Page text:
Psych Ch. 8 Notes
Psych Ch. 8 Notes Psych 2010
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This 10 page Class Notes was uploaded by Emily Brady on Saturday October 8, 2016. The Class Notes belongs to Psych 2010 at Auburn University taught by Jerry Murphy in Fall 2016. Since its upload, it has received 35 views. For similar materials see Introduction to Psychology in Psychology (PSYC) at Auburn University.
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Date Created: 10/08/16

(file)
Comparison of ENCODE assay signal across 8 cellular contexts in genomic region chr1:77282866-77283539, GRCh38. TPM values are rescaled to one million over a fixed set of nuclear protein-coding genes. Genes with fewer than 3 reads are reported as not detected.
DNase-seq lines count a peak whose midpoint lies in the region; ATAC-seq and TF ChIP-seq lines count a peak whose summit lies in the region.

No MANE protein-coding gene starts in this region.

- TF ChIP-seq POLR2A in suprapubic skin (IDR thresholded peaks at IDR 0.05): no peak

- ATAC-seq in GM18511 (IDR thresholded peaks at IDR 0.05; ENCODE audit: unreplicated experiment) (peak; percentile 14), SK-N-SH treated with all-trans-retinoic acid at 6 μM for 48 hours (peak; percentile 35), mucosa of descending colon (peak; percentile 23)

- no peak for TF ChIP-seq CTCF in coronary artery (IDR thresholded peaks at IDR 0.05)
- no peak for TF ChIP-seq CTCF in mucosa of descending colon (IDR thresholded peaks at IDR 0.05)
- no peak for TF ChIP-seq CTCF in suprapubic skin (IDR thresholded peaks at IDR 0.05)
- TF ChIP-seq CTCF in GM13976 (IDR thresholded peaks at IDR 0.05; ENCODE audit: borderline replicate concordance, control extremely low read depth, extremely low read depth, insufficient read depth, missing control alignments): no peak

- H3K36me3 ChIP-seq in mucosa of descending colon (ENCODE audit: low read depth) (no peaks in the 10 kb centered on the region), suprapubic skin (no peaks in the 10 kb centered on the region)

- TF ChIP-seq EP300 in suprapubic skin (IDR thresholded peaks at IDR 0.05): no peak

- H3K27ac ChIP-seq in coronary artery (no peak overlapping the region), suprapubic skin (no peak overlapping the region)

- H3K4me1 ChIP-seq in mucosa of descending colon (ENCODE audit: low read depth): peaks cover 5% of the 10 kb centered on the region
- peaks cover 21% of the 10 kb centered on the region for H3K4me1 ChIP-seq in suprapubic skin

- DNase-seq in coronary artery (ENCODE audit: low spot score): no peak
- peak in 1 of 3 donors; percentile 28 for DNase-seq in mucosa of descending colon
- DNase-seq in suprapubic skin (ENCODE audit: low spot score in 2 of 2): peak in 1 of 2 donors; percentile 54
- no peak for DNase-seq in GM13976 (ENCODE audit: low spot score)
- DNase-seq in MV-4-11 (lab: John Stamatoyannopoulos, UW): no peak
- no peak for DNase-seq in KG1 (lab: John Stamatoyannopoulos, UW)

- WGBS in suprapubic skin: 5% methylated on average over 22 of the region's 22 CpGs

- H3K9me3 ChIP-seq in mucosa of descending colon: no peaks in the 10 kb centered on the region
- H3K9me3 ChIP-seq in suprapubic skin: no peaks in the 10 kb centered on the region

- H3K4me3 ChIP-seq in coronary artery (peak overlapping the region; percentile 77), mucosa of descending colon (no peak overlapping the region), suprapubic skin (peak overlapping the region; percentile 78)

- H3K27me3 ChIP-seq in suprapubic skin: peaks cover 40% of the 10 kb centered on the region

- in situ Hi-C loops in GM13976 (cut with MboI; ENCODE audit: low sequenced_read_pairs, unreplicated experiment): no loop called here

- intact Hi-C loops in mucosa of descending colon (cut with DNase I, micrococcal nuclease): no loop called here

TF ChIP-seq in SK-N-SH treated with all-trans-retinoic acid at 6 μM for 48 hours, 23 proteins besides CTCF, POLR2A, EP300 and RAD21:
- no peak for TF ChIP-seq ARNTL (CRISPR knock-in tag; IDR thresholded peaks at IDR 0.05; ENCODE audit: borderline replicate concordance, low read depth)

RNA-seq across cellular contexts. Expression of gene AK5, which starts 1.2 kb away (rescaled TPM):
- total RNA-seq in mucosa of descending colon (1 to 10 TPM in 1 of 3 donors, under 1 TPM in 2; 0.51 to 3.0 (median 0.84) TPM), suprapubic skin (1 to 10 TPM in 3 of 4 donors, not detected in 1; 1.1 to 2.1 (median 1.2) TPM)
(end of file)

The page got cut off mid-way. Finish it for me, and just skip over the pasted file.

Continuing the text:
Psych Chapter 8 Thinking, Language, and Intelligence 8.1 What is Thought? Cognition: The mental activity that includes thinking and the understandings that results from thinking Cognitive psych was originally based on two ideas about thinking: o Knowledge about the world is stored in the brain in representations o Thinking is the mental manipulation of these representations Thinking: the mental manipulation of representations of knowledge about the world Analogical representations: mental representations that have some of the physical characteristics of objects, they are analogous to the objects o EX: maps are analogical representations that correspond to geographical layouts; clock corresponds to the passage of time; realistic drawing of a violin o These representations are usually images Symbolic representations: abstract mental representations that do not correspond to the physical features of objects of ideas o These representations are usually words, numbers, or ideas o EX: there are no correspondences between what a violin looks like, what it sounds like, and the letters or sounds that make up the word “violin” Mental maps rely on BOTH analogical and symbolic representation o EX: we know the outline of Africa even though we have never actually seen the outline with our own eyes Concept: a category, or class, of related items; it consist of mental representations of those items o EX: musical instrument or fruit Prototype model: A way of thinking about concepts. Within each category, there is a best examplea prototype for that category o EX: orange is a prototype of the fruit category Exemplar model: A way of thinking about concepts. All members of a category are examples (exemplars); together they form the concept and determine category membership o EX: Your representation of of dogs is made up of all the dogs you have seen in your life Stereotypes: Cognitive schemas that allow for easy, fast processing of information about people based on their membership in certain groups o EX: dumb blondes, scientists are often seen as male rather than female Script: a schema that directs behavior over time within a situation o EX: going to the movies SUMMING UP: Knowledge about the world is stored in the brain as representations. This storage makes thought possible Categorization is grouping objects or events based on shared properties, to increase thinking efficiency Concepts are mental representations that categorize items around commonalities According to the prototype model, the individual forms a concept around a category and then chooses a prototype that best represents the concept According to the exemplar model, the individual forms a concept by combining all the examples (exemplars) of a category ever experienced by the individual Schemas are categories used to organize information. Schemas usually work because situations and appropriate behaviors follow general rules Scripts are schemas that guide behavior in specific situations, such as going to the movies Schemas and scripts are adaptive because they minimize attentional requirements and help people avoid dangerous situations A negative consequence of schemas and scripts is that they may reinforce stereotypes and biases 8.2 How do We Make Decisions and Solve Problems? Decision making: attempting to select the best alternative from among several options o EX: Choosing between Paris and Cancun for spring break Problem Solving: Finding a way around an obstacle to reach a goal o EX: If you go to Paris but do not have enough money for a plane ticket, you have a problem Normative decision theories: Attempts to define how people should make decisions o EX: People always select the choice that yields the largest gain Descriptive decision theories: attempts to predict how people actually make choices, not to define ideal choices o People often show bias in decision making NOTE: NORMATIVE AND DESCRIPTIVE THEROIES DON’T WORK Expected utility theory: According to this model, people make decisions by considering the possible alternatives and choosing the most desirable one Heuristics: Shortcuts (rules of thumb or informal guidelines) used to reduce the amount of thinking that is needed to make decisions o Often occurs unconsciously Anchoring: The tendency, in making judgments to rely on the first piece of information encountered or information that comes most quickly to mind o EX: When asked to estimate how many people live in Chicago, the answer will depend on how the question is phrased. If they are asked if the population is more or less than 200,000, they provide a smaller number of residents than if they are asked if the population is more or less than 5 million Framing: In decision making, the tendency to emphasize the potential losses or potential gains from at least one alternative o EX: Would you rather take a course where you have a 70% chance of passing or a 30% chance of failing? Even though they are identical, most would rather go for the first option o Often more concerned with costs than benefits (loss aversion) Availability heuristic: Making a decision based on the answer that most easily comes to mind Representativeness heuristic: Placing a person or object in a category if that person or object is similar to one’s prototype for that category o EX: Assuming an individual with certain characteristics is a cognitive psychologist rather than a postal worker, when they are actually a postal worker Affective forecasting: the tendency for people to overestimate how events will make them feel in the future Restructuring: A new way of thinking about a problem that aids its solution o EX: connecting 9 dots without lifting your pencil to create at most 4 lines Mental sets: Problem solving strategies that have worked in the past o Functional Fixedness: In problem solving, having fixed ideas about the typical functions of objects EX: using duct tape for NOT its original purpose Insight: The sudden realization of a solution to a problem SUMMING UP: The paradox of choice is that people prefer to have more choices, but increasing their options decreases their decision making ability and their satisfaction with decisions Problem solving can be improved by breaking problems into subgoals, restructuring the problem, working backward from the goal, or transferring an effective strategy from an analogous situation Mental sets and functional fixedness inhibit problem solving 8.3 What is Language? Language: A system of communication using sounds and symbols according to grammatical rules o EX: English, Spanish, etc. Morphemes: The smallest language units that have meaning, including suffixes and prefixes o EX: In the words “frost”, “defrost”, and “defroster” – “FROST” is the morpheme o Each morpheme consists of one or more phonemes Phonemes: The basic sounds of speech, the building blocks of language o EX: The word “kissed” has two morphemes (“kiss” and “ed”) and four phonemes (the sounds you make when you say the word) Aphasia: A language disorder that results in deficit in language comprehension and production o Expressive aphasia: When the Broca’s area is damaged, patient’s ability to speak is interrupted They can understand words and move their mouth/tongues but cannot form words to talk Wernicke’s area: An area of the left hemisphere where the temporal and parietal lobes meet, involved in speech comprehension o Receptive aphasia: When the Wernicke’s area is damaged, patients have trouble understanding the meaning of words Those with receptive aphasia are often highly verbal, but what they say does not follow the rules of grammar or make sense Global aphasia: the individual cannot understand or produce language when extensive damage is done to the left hemisphere Linguistic relatively theory: The claim that language determines thought o Proven not to be true through infants and animals Telegraphic speech: The tendency for toddlers to speak using rudimentary sentences that are missing words and grammatical markings but follow a logical syntax and convey a wealth of meaning o They speak as if they are sending a telegram Surface structure: In language, the sound and order of words Deep structure: In language, the implicit meanings of sentences Phonics: A method of teaching reading in English that focuses on the associated between letters and their phonemes o Children learn to make the appropriate sounds for the letters, then spell out words by how they sound Whole Language: A method of teaching reading in English that emphasizes learning the meanings of words and understanding how words are connected in sentences SUMMING UP: According to linguistic theory, language determines, or at least influences, thought Behaviorists believe that language was learned through operant conditioning, but research demonstrates that children acquire language even in the absence of reinforcement People with dyslexia, a reading disorder, have trouble reading, spelling, and writing even though they have normal levels of intelligence 8.4 How Do We Understand Intelligence? Intelligence: The ability to use knowledge to reason, make reason, make decisions, make sense of events, solve problems, understand complex ideas, learn quickly, and adapt to environmental challenges Psychometric approach: focuses on how people perform on standardized tests that assess mental abilities o Achievement tests: assess people’s current levels of skill and knowledge o Aptitude tests: seek to predict what tasks, and perhaps even what jobs, people will be good at in the future Mental age: An assessment of a child’s intellectual standing compared with that of same age peers; determined by comparing the child’s test score with the average score for the children of each chronological age o EX: An 8 year old who is able to read Shakespeare and do calculus might score as well as an average 16 year old. This 8 year old would have the mental age of a 16 year old Intelligence quotient (IQ): An index of intelligence computed by dividing a child’s estimated mental age by the child’s chronological age, then multiplying this number by 100 General intelligence (g): the idea that one general factor underlies intelligence o Fluid intelligence: intelligence that reflects the ability to process information, understand relationships, and think logically, particularly in novel or complex circumstances More like working memory Declines steadily throughout the adult years o Crystallized intelligence: intelligence that reflects both the knowledge acquired through experience and the ability to use that knowledge More like long term memory Grows steadily throughout the adult years o Low g is related to early death from causes including heart disease, diabetes, stroke, Alzheimer’s disease, traffic accidents, and drownings Three types of Intelligence: Analytical intelligence: similar to that measured by psychometric tests o Being good at problem solving, completing analogies, figuring out puzzles, and other academic challenges Creative intelligence: involves the ability to gain insight and solve novel problems o To think in new and interesting ways Practical intelligence: refers to dealing with everyday tasks, such as knowing whether a parking space is large enough for your vehicle, being a good judge of people, being an effective leader, and so on. Emotional Intelligence (EI): A form of social intelligence that emphasizes the abilities to manage, recognize, and understand emotions and use emotions to guide appropriate thought and action o People high in EI recognize emotional experiences in themselves and others, then respond to those emotions productively o Correlated with the quality of social relationships Stereotype threat: Apprehension about confirming negative stereotypes related to one’s own group o EX: some people might experience this if they believe that their performance on tests might confirm negative stereotypes about their racial group o Causes distraction and anxiety SUMMING UP: Two commonly used intelligence tests are the StanfordBinet test for children, and the WAIS for adults Savants have minimal intellectual capacities in most domains, but at a very early age they show an exceptional ability in “intelligent” process There is likely a genetic component to intelligence that involves many genes, but environment plays a large role in how intelligence is expressed Epigenetics offers an explanation for how intelligence may develop, by describing how environmental influences such as enrichment and education can permit gene expression to increase synaptic connections and brain efficiency to increase intelligence There is no overall difference in intelligence between men and women, although men tend to score higher on standardized tests of math and visuospatial processing and women often score higher on tests of writing and language use People high on fluid intelligence have been found to have a greater density of neural cell bodies (gray matter) in the frontal lobes, an area of the brain that regulates working memory